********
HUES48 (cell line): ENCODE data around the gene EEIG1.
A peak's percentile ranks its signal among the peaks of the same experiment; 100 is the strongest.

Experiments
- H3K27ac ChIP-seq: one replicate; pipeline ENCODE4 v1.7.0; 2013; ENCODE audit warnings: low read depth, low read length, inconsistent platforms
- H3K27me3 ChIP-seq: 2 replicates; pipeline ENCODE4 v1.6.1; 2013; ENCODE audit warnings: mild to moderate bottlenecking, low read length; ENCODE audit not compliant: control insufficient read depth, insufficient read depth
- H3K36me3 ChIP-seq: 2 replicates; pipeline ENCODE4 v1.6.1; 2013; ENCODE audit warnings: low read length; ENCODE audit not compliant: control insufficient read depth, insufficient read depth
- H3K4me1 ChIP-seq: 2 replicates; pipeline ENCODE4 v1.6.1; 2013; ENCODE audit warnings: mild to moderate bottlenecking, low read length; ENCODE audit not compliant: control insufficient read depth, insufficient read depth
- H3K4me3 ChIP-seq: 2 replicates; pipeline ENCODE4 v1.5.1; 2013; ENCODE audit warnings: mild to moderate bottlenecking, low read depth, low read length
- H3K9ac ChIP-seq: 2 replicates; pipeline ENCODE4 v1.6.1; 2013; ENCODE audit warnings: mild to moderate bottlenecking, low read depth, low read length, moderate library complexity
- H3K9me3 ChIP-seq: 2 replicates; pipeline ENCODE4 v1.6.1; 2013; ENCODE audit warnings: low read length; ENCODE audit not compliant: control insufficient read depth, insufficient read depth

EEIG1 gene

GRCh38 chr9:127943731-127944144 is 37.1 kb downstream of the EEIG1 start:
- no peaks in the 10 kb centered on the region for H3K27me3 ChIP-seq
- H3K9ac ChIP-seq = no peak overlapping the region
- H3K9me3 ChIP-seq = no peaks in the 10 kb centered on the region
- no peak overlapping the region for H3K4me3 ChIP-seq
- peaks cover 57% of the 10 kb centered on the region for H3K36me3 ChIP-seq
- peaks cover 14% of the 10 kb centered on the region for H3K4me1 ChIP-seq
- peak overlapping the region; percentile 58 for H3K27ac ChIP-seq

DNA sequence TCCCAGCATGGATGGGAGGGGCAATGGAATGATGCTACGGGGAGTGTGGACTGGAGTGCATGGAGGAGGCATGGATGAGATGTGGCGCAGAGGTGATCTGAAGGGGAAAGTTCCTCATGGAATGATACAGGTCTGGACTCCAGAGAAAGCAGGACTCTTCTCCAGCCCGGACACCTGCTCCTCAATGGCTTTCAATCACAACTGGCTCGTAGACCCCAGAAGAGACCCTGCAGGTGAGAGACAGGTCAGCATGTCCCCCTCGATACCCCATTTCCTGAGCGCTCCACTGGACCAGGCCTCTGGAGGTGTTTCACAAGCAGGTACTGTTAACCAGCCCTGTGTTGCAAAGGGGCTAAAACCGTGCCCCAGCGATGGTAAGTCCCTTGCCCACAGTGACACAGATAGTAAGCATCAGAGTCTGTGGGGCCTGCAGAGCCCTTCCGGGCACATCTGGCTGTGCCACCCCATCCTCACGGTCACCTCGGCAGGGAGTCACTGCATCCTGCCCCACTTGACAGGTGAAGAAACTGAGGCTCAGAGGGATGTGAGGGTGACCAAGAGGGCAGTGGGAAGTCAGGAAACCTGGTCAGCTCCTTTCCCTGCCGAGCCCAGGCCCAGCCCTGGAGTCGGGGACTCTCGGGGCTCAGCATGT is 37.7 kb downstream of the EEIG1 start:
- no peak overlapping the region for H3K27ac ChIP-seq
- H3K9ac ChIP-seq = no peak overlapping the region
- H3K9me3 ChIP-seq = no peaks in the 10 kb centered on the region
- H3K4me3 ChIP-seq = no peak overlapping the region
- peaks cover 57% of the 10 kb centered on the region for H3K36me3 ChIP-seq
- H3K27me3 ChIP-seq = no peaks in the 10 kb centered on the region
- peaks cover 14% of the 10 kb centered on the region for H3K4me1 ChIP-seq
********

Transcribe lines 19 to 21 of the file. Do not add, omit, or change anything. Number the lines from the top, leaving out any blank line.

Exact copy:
- peak overlapping the region; percentile 58 for H3K27ac ChIP-seq

DNA sequence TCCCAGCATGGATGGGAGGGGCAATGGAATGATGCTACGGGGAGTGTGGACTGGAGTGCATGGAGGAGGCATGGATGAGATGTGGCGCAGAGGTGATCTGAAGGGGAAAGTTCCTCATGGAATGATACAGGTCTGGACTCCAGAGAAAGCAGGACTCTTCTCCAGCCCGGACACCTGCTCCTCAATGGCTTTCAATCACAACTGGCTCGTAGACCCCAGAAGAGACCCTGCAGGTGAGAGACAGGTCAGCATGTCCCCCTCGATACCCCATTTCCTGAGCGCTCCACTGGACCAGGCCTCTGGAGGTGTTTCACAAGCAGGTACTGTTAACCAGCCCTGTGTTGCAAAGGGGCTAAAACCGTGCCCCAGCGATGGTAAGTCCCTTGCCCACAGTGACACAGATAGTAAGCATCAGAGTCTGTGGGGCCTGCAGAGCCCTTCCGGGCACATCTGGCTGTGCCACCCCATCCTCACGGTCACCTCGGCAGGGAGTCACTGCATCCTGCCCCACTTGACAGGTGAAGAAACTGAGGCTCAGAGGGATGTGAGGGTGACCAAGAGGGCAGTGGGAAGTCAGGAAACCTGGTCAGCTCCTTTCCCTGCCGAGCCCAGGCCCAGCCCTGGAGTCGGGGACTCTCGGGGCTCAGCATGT is 37.7 kb downstream of the EEIG1 start:
- no peak overlapping the region for H3K27ac ChIP-seq